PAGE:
The Farm Credit System’s moves to lend far beyond the farm pose risks to taxpayers, ABA President and CEO Frank Keating said in an op-ed today in the Grand Forks, N.D., Herald. He noted FCS lenders’ financing for telecommunications mega-deals and luxury estates for the wealthy — even as the FCS enjoys federal tax subsidies and a federal line of credit should its risky deals go sour.
“This federal backstop calls to mind what happened to other government-sponsored enterprises such as Fannie Mae and Freddie Mac, which needed to be rescued by taxpayers after they overextended themselves and exceeded their core missions,” Keating wrote. “Thanks to the federal guarantee for Fannie and Freddie, home prices lost touch with reality. Could the Farm Credit System’s loans — made artificially cheap by taxpayers — be distorting prices in the farm sector?”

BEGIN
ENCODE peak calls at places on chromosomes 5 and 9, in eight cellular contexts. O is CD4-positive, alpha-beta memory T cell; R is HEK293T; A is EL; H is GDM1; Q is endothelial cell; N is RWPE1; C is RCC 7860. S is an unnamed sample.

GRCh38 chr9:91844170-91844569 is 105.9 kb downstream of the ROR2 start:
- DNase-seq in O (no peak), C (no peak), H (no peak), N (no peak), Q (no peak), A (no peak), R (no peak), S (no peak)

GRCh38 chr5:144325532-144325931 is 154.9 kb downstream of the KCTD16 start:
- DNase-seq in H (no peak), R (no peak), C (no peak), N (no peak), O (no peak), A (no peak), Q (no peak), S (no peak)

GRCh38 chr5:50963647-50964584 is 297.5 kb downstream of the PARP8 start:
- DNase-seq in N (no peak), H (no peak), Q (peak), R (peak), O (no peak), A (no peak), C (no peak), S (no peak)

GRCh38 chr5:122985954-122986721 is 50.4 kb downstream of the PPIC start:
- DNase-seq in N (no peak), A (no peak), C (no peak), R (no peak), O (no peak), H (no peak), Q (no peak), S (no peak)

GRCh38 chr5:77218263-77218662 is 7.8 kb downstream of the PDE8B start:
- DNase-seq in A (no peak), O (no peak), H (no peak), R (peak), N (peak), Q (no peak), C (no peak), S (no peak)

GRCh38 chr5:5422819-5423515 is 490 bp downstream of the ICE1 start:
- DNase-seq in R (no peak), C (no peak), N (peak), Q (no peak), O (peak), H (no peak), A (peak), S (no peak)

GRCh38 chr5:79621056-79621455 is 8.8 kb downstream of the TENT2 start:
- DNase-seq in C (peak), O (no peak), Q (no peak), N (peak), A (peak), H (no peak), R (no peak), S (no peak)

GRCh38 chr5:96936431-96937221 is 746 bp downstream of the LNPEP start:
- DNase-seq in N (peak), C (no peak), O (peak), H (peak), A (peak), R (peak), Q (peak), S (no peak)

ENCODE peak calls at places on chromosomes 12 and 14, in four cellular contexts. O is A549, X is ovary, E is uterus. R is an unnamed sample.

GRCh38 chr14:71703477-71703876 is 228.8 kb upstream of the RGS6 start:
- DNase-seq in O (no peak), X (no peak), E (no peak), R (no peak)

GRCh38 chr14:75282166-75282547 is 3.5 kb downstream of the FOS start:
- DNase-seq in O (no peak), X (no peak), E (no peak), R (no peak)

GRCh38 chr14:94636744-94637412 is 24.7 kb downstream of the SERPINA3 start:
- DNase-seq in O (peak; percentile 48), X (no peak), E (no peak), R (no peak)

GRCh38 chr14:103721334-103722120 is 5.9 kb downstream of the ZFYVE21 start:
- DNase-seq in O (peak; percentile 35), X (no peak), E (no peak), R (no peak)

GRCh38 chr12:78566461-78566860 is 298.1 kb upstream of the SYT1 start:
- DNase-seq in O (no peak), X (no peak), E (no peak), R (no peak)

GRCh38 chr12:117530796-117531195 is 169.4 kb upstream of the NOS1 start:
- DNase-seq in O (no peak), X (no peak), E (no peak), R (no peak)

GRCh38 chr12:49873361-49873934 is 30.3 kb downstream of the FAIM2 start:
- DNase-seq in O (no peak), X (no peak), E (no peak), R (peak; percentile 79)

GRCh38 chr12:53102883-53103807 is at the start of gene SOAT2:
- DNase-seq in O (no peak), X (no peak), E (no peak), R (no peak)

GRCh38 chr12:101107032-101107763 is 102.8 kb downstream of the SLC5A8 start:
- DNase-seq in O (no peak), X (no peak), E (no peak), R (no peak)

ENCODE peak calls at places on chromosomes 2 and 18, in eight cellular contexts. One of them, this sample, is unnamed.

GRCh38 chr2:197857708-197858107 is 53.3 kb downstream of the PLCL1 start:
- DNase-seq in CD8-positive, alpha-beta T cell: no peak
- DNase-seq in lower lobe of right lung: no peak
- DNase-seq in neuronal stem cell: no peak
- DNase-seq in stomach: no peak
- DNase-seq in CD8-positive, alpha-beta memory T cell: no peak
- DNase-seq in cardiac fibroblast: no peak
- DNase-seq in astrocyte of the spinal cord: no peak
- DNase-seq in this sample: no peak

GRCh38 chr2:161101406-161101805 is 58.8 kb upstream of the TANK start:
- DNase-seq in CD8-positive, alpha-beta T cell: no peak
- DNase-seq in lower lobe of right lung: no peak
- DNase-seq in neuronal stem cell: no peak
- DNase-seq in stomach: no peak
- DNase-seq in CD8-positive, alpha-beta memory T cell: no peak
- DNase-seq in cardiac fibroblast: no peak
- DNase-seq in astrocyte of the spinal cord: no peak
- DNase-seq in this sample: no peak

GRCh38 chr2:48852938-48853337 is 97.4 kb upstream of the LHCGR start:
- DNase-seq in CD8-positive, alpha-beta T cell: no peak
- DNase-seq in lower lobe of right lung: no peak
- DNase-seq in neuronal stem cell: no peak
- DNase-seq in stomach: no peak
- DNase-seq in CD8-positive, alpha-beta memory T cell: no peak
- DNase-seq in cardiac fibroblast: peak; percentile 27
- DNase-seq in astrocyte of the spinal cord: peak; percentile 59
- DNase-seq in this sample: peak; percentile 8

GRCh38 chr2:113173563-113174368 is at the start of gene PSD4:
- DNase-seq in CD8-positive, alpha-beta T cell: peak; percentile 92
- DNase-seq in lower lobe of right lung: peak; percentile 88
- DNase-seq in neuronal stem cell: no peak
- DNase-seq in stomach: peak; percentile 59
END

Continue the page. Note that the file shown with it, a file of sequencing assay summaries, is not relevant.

If the FCS gets in over its head, Keating said, it wouldn’t be the first time — the FCS was bailed out by taxpayers in 1987 after an agricultural boom-and-bust cycle it had fueled. “The FCS is a century-old solution to a century-ago problem,” Keating said. “To let it continue unreformed would be dangerous for taxpayers.”